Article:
Department of Oncology, School of Medicine
Department of Biochemistry and Molecular Biology, Bloomberg School of Public Health
Sidney Kimmel Comprehensive Cancer Center
Dang is a leading cancer biologist and hematologist-oncologist best known for defining the function of MYC, the first cancer gene known to act as a switch, turning on metabolic pathways and mechanisms that are advantageous for cancer cells. Disrupting these pathways could be a powerful approach for treating many types of cancer, and Dang aims to exploit this knowledge for therapy by targeting the cancer cell metabolism.
Dang is also the scientific director of the Ludwig Institute for Cancer Research where he oversees the organization’s strategy to advance the prevention, diagnosis, and treatment of cancer through the organization’s international network of research laboratories at prominent academic institutions. Dang’s recent work has begun to focus on how the circadian clock affects tumor biology, and how these clocks can be manipulated for therapeutic purposes. When MYC is activated in certain types of cancer cells, it destroys the circadian clock and cancer cells are able to grow more rapidly than non-cancerous cells because their functions are not regulated by a clock. Meanwhile, other cancers require the circadian clock in order to grow. Dang investigates the molecular mechanisms behind these processes, and why different types of cancers react in these opposite ways. Dang hopes that by finding a way to adjust the clock, cancer cells could be made more sensitive to therapy.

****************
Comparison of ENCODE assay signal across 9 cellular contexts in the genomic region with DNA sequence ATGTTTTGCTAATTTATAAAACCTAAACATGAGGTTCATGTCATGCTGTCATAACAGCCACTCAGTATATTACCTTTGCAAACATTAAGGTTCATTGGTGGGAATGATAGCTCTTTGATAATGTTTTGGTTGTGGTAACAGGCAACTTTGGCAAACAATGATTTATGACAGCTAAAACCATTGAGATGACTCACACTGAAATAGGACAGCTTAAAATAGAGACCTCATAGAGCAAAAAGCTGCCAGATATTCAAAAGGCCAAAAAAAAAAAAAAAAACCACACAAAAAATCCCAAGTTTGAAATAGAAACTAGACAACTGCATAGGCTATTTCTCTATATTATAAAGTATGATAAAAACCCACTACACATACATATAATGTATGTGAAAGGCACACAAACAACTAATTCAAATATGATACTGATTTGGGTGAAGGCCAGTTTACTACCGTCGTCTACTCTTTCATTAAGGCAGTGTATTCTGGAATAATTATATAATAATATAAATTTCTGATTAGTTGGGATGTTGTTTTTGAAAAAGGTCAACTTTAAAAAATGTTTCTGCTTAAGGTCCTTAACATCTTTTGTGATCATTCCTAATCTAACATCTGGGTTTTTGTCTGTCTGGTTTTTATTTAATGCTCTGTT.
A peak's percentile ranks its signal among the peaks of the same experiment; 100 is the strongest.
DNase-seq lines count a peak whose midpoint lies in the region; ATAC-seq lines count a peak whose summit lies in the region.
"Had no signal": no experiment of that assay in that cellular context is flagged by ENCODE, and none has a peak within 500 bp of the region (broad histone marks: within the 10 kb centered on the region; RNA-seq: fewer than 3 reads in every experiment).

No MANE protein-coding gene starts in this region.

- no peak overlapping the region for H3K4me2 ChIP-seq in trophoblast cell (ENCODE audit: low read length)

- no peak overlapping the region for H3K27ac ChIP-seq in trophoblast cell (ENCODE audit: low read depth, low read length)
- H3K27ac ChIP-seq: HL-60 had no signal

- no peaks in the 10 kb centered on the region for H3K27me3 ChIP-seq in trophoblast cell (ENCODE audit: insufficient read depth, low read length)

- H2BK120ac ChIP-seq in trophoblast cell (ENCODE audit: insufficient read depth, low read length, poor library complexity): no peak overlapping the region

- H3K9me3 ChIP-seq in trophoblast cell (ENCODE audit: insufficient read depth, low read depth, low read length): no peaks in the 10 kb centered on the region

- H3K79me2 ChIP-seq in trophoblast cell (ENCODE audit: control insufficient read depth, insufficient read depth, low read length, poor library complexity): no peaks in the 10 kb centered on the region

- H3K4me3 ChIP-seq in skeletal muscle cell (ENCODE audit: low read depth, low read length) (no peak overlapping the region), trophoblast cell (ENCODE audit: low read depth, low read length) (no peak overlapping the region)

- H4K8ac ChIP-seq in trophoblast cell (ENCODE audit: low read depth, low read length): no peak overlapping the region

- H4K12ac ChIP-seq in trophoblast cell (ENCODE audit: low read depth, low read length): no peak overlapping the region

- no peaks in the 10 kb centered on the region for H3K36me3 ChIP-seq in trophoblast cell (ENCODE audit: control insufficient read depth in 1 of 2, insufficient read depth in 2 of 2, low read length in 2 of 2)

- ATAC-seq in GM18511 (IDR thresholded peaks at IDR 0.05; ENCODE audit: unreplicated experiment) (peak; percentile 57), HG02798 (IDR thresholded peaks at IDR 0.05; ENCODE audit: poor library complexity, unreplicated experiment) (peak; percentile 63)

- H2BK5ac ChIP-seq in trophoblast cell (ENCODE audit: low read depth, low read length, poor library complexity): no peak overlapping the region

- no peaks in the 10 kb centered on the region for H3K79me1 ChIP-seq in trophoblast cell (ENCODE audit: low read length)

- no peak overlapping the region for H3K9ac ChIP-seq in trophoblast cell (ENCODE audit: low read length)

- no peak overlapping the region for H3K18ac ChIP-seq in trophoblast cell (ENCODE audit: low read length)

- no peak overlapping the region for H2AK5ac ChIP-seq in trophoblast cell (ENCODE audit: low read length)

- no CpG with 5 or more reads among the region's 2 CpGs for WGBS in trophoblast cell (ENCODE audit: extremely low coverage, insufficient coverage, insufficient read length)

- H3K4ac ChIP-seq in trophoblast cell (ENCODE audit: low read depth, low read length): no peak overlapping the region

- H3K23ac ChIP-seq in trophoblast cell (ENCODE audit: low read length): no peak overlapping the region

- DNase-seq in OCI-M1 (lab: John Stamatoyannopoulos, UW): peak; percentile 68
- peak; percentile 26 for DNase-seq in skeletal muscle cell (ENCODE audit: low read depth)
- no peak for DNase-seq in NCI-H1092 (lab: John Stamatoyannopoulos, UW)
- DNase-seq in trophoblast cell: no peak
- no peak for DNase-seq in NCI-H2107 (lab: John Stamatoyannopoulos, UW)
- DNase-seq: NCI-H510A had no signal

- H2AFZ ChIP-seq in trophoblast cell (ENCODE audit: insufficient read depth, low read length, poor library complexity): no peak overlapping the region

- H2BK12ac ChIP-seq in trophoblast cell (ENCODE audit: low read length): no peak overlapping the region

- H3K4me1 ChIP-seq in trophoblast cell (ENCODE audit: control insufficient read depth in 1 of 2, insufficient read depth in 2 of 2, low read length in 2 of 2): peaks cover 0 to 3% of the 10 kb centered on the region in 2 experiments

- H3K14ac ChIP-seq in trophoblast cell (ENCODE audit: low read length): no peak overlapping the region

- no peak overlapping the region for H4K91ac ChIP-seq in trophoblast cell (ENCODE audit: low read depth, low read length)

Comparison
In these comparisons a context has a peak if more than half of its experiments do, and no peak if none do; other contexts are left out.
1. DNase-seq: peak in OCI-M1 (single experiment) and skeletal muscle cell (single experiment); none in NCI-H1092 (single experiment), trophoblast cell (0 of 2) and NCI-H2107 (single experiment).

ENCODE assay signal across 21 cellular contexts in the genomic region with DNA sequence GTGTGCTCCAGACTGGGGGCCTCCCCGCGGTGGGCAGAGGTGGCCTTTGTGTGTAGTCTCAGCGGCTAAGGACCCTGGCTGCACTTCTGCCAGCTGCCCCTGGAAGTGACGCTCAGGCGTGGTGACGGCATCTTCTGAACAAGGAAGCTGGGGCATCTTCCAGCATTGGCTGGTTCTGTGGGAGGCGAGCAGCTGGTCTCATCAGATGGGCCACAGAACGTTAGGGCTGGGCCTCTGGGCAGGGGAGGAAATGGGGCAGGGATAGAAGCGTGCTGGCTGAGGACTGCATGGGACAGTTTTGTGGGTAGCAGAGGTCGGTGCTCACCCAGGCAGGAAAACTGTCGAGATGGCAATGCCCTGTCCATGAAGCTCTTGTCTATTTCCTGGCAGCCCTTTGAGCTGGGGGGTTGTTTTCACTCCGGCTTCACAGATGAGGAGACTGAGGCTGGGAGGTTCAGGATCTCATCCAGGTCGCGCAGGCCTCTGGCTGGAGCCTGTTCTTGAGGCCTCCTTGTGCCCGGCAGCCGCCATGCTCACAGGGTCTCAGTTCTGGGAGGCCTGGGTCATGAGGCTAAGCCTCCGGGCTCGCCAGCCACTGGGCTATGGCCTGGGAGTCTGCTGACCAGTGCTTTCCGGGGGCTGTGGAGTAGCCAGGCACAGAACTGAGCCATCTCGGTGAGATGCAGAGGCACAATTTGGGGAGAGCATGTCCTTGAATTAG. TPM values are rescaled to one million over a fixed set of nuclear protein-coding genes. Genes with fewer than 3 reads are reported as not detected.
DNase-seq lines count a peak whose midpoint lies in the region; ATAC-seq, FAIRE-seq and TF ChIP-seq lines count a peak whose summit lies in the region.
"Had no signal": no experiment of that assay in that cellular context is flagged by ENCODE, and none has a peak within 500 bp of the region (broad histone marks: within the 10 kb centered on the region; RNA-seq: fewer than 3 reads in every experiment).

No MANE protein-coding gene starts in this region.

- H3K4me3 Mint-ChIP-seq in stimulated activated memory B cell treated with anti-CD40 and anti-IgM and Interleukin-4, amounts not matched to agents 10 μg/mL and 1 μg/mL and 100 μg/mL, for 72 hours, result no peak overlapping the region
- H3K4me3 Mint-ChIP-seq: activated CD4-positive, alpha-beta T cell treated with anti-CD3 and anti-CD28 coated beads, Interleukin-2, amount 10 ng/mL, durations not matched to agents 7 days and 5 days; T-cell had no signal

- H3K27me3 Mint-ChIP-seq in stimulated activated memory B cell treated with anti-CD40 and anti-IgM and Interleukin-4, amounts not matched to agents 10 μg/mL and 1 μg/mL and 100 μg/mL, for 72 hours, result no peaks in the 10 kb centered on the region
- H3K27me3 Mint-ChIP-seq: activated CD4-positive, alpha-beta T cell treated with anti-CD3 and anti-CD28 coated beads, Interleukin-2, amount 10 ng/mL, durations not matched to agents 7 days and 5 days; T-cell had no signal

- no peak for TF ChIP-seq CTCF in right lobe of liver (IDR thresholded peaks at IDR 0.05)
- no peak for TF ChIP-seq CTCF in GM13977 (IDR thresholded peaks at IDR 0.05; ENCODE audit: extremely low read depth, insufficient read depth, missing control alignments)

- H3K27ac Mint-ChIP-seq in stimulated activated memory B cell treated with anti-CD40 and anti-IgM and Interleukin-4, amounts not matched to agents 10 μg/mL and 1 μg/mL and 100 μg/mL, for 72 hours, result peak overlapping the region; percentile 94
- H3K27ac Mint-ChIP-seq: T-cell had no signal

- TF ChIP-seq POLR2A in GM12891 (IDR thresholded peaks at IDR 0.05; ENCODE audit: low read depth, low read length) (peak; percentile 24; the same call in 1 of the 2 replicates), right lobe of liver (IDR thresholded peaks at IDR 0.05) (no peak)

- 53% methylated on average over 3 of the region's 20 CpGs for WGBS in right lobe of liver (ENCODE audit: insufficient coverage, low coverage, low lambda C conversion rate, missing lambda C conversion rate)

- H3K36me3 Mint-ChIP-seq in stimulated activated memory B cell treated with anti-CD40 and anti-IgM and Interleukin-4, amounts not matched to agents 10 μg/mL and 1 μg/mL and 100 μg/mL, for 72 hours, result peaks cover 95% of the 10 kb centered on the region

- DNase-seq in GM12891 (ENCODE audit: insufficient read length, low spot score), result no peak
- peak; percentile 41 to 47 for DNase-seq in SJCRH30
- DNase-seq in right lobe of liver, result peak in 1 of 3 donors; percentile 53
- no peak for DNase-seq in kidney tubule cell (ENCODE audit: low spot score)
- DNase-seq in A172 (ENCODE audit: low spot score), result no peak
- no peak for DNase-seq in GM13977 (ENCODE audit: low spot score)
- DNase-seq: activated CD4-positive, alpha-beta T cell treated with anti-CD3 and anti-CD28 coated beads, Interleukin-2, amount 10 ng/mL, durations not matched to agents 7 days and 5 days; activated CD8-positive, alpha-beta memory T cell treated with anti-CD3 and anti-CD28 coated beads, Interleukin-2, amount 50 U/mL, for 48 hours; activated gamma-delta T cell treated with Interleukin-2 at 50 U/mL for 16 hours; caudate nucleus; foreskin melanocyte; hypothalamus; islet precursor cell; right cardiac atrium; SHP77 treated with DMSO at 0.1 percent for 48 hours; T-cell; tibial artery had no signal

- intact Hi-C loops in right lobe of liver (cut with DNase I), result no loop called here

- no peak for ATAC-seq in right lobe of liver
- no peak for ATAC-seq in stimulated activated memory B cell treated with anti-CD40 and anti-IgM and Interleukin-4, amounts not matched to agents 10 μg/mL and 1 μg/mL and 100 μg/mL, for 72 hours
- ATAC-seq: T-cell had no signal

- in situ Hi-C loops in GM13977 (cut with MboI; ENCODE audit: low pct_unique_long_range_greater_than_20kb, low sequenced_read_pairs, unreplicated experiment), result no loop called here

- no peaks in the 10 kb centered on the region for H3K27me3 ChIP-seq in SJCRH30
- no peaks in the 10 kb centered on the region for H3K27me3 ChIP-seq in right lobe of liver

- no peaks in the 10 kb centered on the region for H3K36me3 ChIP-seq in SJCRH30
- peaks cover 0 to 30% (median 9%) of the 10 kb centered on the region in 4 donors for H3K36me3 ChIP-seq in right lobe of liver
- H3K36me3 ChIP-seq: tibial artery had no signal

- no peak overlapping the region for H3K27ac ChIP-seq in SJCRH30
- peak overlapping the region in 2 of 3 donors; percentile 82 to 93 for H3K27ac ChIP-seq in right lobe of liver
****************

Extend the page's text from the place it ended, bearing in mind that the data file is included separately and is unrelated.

Dang joined Johns Hopkins University as a Bloomberg Distinguished Professor in 2022 from the Wistar Institute.